There are easier ways to help state taxpayers after federal tax reform

By Jon Coupal | With great weeping and gnashing of teeth, California Democrats have excoriated the Republican-controlled Congress and President Trump for the passage of the recently enacted tax reform measure.

A weekly column by Jon CoupalYou wouldn’t know it from mainstream media rhetoric, but most Californians will be better off from the legislation due mostly to the reduced tax rates and a near doubling of the standard deduction. Nonetheless, some higher-wealth citizens might pay slightly more because of the $10,000 cap on state and local tax deductions. This is particularly true for those who pay high income and property taxes.

Whether it’s a legitimate effort to help those few Californians who may be disadvantaged by the new federal law or just another scheme to demonstrate anti-Trump street cred, Democrats are trying to find ways to neutralize or counter the higher taxes on the state’s well-to-do. (And here we thought Republicans were the party of the rich).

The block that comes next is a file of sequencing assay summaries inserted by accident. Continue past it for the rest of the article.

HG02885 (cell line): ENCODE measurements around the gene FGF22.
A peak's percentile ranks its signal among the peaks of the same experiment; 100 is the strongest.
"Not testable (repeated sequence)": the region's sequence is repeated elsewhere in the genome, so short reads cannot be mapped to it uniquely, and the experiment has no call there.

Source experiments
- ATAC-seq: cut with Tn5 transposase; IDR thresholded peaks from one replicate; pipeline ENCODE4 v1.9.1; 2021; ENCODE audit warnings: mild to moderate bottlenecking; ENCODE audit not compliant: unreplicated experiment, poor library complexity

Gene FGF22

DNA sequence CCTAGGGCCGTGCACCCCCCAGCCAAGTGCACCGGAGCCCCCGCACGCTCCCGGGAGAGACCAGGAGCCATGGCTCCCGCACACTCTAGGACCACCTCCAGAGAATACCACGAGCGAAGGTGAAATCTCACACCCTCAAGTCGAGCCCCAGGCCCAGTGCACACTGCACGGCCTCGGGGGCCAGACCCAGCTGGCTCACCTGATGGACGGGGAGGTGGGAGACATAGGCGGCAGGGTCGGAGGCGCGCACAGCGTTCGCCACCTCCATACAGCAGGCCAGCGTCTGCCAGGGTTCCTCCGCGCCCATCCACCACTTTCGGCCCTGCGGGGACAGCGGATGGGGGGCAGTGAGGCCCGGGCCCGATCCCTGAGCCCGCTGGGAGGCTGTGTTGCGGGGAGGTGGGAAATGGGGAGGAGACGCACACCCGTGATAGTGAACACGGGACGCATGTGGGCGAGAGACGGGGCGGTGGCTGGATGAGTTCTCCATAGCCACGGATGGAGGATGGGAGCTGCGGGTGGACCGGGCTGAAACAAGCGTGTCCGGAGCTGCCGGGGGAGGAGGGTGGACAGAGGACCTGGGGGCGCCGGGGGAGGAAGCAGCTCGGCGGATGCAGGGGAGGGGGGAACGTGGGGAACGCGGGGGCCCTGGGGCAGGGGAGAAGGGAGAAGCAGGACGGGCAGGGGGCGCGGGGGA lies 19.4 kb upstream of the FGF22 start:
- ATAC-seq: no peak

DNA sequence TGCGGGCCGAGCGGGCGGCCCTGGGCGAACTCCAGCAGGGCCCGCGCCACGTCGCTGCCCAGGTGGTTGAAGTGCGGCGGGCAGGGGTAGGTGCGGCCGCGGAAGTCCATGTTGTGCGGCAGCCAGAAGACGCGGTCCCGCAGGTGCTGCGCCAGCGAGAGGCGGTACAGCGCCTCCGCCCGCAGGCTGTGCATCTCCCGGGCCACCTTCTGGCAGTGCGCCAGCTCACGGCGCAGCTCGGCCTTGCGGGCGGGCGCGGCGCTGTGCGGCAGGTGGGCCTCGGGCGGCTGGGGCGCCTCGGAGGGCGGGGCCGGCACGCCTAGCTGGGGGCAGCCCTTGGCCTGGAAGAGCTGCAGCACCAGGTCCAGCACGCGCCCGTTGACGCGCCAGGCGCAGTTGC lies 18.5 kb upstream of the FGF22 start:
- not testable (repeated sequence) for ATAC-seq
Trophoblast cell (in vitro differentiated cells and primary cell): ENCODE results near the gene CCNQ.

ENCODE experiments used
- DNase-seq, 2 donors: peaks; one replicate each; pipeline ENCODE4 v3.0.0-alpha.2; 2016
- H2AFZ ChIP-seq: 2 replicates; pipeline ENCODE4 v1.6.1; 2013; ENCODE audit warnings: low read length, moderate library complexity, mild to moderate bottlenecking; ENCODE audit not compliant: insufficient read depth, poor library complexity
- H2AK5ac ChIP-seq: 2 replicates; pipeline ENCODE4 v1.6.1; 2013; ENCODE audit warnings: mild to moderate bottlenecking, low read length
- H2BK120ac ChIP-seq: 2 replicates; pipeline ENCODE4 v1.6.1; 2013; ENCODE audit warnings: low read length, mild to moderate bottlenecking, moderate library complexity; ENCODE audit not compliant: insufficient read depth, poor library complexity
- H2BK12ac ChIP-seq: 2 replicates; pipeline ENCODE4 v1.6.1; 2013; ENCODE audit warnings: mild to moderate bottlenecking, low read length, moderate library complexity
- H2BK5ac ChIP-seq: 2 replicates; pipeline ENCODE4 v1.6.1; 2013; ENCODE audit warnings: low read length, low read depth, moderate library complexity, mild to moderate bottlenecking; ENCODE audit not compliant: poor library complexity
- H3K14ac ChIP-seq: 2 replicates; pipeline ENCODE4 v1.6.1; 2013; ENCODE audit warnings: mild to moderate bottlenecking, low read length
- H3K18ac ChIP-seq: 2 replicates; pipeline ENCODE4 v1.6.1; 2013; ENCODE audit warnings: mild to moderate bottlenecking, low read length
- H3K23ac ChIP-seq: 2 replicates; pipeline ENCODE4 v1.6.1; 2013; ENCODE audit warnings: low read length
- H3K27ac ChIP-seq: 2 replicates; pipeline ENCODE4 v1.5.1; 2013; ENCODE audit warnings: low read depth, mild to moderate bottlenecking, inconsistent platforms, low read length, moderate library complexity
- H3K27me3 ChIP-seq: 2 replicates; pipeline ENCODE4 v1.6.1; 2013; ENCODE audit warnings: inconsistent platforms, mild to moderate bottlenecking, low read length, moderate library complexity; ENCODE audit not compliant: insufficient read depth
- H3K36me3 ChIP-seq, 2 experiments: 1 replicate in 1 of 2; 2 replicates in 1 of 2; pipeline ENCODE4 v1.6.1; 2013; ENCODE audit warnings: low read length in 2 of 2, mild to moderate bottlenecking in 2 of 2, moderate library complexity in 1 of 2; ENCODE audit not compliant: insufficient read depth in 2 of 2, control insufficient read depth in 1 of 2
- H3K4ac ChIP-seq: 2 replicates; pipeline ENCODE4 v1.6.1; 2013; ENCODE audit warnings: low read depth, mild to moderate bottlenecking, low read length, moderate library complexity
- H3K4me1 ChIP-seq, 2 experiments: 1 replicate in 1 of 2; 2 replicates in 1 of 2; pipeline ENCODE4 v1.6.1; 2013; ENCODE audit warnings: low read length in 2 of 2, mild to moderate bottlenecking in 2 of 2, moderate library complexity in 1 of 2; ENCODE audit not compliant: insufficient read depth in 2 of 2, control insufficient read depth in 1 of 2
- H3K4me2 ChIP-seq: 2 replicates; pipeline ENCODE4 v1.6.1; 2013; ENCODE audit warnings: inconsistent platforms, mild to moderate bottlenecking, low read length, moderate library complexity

One strategy is to find a way to convert the deduction that Californians currently take for state and local taxes into some other deduction recognized by the IRS. Specifically, and a proposal just announced by California state Senate Leader Kevin de León, is to allow tax filers to make “charitable contributions” to the state.

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